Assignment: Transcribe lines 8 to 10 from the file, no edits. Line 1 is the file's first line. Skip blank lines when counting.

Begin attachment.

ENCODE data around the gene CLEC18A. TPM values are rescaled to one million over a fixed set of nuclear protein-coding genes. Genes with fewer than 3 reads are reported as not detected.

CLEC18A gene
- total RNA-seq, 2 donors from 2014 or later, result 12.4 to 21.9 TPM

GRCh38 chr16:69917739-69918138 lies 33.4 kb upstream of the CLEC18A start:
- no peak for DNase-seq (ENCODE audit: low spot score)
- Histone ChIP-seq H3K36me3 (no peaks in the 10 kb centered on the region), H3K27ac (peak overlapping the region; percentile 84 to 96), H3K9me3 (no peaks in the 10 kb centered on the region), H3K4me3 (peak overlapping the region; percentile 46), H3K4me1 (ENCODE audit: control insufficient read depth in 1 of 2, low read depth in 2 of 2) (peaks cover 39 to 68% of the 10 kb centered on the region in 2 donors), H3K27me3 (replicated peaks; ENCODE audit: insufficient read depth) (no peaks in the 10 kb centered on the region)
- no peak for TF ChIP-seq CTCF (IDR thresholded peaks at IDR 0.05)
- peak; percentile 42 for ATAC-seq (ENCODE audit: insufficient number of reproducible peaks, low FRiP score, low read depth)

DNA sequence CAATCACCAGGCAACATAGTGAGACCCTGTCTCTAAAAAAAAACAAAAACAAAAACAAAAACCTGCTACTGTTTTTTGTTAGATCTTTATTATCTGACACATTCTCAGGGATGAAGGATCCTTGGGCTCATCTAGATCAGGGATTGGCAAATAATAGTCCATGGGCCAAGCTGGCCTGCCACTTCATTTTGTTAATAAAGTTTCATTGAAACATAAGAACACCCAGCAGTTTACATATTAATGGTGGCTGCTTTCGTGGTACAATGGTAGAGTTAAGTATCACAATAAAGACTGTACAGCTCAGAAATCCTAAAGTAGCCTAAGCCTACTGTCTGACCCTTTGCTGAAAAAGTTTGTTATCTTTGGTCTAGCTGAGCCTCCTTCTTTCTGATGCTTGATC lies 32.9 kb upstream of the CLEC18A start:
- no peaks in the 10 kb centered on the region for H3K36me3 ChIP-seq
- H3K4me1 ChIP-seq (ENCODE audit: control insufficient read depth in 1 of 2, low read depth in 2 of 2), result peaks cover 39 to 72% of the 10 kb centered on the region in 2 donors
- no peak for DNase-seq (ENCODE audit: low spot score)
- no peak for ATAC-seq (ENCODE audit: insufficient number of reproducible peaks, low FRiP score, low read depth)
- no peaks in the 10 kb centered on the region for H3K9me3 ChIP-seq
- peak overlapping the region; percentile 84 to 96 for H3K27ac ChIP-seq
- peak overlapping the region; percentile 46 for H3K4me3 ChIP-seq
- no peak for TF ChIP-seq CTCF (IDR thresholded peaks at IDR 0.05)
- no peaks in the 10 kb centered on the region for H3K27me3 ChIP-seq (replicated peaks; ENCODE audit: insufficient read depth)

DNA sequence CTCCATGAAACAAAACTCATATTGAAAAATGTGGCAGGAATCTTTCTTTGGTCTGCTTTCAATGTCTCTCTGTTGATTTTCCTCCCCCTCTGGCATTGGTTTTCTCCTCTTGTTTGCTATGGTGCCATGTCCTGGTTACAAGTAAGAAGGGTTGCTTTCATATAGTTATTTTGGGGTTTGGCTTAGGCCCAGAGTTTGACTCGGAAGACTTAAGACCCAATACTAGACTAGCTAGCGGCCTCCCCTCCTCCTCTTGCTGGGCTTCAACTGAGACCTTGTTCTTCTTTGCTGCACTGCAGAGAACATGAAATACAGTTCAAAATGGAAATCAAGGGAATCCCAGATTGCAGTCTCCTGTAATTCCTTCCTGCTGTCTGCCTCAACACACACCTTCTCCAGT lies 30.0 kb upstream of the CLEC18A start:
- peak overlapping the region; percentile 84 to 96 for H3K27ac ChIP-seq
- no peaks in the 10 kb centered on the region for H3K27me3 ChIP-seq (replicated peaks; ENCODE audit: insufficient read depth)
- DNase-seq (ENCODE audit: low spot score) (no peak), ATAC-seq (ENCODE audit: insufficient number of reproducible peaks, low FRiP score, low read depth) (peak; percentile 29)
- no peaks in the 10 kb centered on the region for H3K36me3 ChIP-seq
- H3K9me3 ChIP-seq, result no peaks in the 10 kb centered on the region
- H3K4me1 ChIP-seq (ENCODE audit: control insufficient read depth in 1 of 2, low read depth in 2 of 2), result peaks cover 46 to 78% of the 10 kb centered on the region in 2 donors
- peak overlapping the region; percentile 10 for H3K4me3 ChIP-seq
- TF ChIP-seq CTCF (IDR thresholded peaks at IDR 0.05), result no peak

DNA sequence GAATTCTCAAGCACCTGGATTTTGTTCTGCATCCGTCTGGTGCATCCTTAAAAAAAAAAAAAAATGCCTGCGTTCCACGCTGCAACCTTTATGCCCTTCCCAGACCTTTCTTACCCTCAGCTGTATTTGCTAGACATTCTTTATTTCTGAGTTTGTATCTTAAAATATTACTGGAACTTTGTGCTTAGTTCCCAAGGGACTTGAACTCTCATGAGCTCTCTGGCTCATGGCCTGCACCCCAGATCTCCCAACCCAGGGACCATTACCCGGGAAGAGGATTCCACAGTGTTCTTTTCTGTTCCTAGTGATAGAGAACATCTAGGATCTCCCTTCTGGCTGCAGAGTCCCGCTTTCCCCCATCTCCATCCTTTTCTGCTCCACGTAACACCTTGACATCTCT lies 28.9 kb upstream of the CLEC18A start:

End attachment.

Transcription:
- peak; percentile 42 for ATAC-seq (ENCODE audit: insufficient number of reproducible peaks, low FRiP score, low read depth)

DNA sequence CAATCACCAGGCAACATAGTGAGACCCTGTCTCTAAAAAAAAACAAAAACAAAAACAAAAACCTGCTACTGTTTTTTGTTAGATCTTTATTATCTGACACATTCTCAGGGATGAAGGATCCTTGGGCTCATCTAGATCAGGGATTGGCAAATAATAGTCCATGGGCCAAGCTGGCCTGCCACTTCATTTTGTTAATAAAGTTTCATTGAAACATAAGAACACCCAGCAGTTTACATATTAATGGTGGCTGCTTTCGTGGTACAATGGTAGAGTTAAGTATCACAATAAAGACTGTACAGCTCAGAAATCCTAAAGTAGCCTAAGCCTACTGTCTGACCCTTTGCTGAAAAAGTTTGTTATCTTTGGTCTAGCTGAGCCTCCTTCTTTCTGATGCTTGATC lies 32.9 kb upstream of the CLEC18A start:
- no peaks in the 10 kb centered on the region for H3K36me3 ChIP-seq